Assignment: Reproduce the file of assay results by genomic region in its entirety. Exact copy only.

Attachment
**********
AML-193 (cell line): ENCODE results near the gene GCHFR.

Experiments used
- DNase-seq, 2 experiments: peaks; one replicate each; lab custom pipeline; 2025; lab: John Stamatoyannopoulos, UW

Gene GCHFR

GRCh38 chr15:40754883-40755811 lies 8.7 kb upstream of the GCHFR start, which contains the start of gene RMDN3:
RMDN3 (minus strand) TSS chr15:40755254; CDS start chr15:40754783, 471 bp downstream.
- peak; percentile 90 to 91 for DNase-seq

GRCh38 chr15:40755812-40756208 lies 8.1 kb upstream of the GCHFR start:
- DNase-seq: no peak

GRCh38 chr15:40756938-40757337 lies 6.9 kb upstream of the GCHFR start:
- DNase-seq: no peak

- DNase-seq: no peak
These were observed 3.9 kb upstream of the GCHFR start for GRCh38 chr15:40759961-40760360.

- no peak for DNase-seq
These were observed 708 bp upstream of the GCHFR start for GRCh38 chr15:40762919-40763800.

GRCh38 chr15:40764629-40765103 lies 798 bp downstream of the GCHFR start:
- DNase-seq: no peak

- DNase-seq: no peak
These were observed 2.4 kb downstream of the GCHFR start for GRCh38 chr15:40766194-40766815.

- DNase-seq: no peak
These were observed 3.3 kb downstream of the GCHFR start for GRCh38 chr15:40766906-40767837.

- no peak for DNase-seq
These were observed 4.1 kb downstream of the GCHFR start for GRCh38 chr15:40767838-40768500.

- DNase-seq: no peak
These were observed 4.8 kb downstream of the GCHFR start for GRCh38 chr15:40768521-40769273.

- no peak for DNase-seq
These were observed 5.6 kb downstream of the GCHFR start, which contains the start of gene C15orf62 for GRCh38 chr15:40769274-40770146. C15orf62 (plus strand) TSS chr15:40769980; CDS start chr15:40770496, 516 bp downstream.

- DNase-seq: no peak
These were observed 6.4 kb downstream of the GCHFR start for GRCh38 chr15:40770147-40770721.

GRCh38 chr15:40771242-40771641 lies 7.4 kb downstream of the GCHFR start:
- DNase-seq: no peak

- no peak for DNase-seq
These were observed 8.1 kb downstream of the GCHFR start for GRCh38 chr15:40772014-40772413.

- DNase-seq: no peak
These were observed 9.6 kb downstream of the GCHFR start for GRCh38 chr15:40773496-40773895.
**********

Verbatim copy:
AML-193 (cell line): ENCODE results near the gene GCHFR.

Experiments used
- DNase-seq, 2 experiments: peaks; one replicate each; lab custom pipeline; 2025; lab: John Stamatoyannopoulos, UW

Gene GCHFR

GRCh38 chr15:40754883-40755811 lies 8.7 kb upstream of the GCHFR start, which contains the start of gene RMDN3:
RMDN3 (minus strand) TSS chr15:40755254; CDS start chr15:40754783, 471 bp downstream.
- peak; percentile 90 to 91 for DNase-seq

GRCh38 chr15:40755812-40756208 lies 8.1 kb upstream of the GCHFR start:
- DNase-seq: no peak

GRCh38 chr15:40756938-40757337 lies 6.9 kb upstream of the GCHFR start:
- DNase-seq: no peak

- DNase-seq: no peak
These were observed 3.9 kb upstream of the GCHFR start for GRCh38 chr15:40759961-40760360.

- no peak for DNase-seq
These were observed 708 bp upstream of the GCHFR start for GRCh38 chr15:40762919-40763800.

GRCh38 chr15:40764629-40765103 lies 798 bp downstream of the GCHFR start:
- DNase-seq: no peak

- DNase-seq: no peak
These were observed 2.4 kb downstream of the GCHFR start for GRCh38 chr15:40766194-40766815.

- DNase-seq: no peak
These were observed 3.3 kb downstream of the GCHFR start for GRCh38 chr15:40766906-40767837.

- no peak for DNase-seq
These were observed 4.1 kb downstream of the GCHFR start for GRCh38 chr15:40767838-40768500.

- DNase-seq: no peak
These were observed 4.8 kb downstream of the GCHFR start for GRCh38 chr15:40768521-40769273.

- no peak for DNase-seq
These were observed 5.6 kb downstream of the GCHFR start, which contains the start of gene C15orf62 for GRCh38 chr15:40769274-40770146. C15orf62 (plus strand) TSS chr15:40769980; CDS start chr15:40770496, 516 bp downstream.

- DNase-seq: no peak
These were observed 6.4 kb downstream of the GCHFR start for GRCh38 chr15:40770147-40770721.

GRCh38 chr15:40771242-40771641 lies 7.4 kb downstream of the GCHFR start:
- DNase-seq: no peak

- no peak for DNase-seq
These were observed 8.1 kb downstream of the GCHFR start for GRCh38 chr15:40772014-40772413.

- DNase-seq: no peak
These were observed 9.6 kb downstream of the GCHFR start for GRCh38 chr15:40773496-40773895.